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How Casinos Measure House Advantage, and What the Values Mean24 January 2001
By Alan Krigman
Odds alone don't fill casino coffers. Payoffs are also factors. The house advantage arises because the payoff for winning a bet is a bit below the odds overcome to do so. Take the two-column roulette example. Bet $12 per column, $24 total. A win nets you $12. But the odds were 24-to-14, so a bet with no house advantage would pay $14. The casino's profit comes by grabbing the $24 when you lose but forking over $12 instead of $14 when you win.
Confusing the issue even further is the fact that house advantage is evaluated in four different ways, and you may encounter one or another of the figures interchangeably. The measures are edge, return percentage, vigorish -- often called vig, and hold -- sometimes called hold percentage or PC (for percentage).
Return percentage, another theoretical quantity, is the fraction of the overall bet that would go back to players if results were on the statistical button. Return percentage, most often used to characterize slot machines, is the complement of edge. That is, a 94 percent return implies 100 minus 94 or 6 percent edge.
Vigorish is an actual fee the casino collects from bettors. In some instances, the casino assesses the vig when it books the wager so players pay it whether they win or lose. On buy bets at craps, for example, the vig is 5 percent of the wager, usually rounded down to the nearest whole dollar. So, if you buy a four for $100, you give the dealer $105 -- $100 for the bet and $5 for the vig. If you win, you get back your $100 plus a $200 payoff; the casino keeps the $5. If you lose, you're out the whole $105.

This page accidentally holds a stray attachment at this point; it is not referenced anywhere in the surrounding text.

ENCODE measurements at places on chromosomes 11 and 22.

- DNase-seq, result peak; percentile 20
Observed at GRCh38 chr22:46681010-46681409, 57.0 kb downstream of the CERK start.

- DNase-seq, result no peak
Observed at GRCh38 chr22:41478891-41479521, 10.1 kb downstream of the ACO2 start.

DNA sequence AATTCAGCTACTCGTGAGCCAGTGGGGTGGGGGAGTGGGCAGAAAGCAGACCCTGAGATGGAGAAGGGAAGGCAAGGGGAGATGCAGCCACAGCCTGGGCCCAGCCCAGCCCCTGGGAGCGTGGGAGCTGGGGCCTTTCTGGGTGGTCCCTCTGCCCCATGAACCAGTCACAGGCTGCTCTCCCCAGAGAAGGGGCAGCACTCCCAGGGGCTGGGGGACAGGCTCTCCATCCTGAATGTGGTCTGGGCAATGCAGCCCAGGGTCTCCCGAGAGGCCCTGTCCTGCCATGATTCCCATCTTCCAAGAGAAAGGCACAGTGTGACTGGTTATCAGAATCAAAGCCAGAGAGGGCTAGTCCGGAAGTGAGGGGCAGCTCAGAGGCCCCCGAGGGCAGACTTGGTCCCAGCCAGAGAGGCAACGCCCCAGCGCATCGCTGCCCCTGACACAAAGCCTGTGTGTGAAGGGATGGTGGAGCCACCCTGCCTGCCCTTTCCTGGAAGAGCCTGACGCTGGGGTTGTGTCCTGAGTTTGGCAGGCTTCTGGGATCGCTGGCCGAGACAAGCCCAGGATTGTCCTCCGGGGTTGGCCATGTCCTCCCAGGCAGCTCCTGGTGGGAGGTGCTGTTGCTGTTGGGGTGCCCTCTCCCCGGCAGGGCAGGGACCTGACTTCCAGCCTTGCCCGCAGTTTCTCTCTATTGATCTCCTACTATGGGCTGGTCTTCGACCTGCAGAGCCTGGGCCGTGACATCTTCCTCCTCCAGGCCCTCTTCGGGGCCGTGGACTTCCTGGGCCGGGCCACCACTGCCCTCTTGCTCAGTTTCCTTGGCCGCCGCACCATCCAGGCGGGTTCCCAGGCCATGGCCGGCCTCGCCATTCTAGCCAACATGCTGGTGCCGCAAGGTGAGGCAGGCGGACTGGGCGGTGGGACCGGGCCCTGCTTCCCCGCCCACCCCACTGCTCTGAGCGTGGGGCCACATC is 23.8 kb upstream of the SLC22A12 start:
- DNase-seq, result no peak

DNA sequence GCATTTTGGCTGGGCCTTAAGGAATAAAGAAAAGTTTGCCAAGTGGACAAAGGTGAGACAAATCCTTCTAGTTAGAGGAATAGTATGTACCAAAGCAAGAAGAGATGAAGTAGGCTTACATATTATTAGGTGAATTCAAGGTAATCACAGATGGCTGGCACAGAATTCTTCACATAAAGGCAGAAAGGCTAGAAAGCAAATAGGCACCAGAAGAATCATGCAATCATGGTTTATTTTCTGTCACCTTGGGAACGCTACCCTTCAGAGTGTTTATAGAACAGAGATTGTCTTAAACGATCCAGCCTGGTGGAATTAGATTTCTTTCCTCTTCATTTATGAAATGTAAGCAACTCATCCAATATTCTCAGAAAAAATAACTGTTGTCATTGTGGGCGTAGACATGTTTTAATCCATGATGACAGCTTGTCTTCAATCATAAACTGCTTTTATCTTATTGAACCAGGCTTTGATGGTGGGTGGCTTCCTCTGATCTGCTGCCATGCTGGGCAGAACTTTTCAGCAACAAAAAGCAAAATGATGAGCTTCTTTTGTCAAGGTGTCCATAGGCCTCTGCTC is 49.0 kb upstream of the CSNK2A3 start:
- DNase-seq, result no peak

Hold or PC has two distinct meanings, different when referring to slots or tables. Both are tangible, however, not theoretical.
On the slots, hold is the fraction of the money actually cycled through the machine that the casino keeps. It's the real counterpart of edge -- or the flip side of return percentage -- based on tallies rather than probabilities.
At the tables, hold is the fraction of the drop -- the cash crammed into the box when players buy into the game -- that the casino keeps. It's counted rather than predicted. It's influenced by edge but is not analogous to it, because hold also depends on how long players continue to bet from their original buy-ins and how they size their wagers relative to their bankrolls.
Sumner A Ingmark, poet laureate of the casino scene, agreed that knowing the various ways house advantage is measured and quoted can aid in understanding and sometimes in minimizing the effect. But he cautioned against believing it can be eliminated.
No matter how much you dilute it,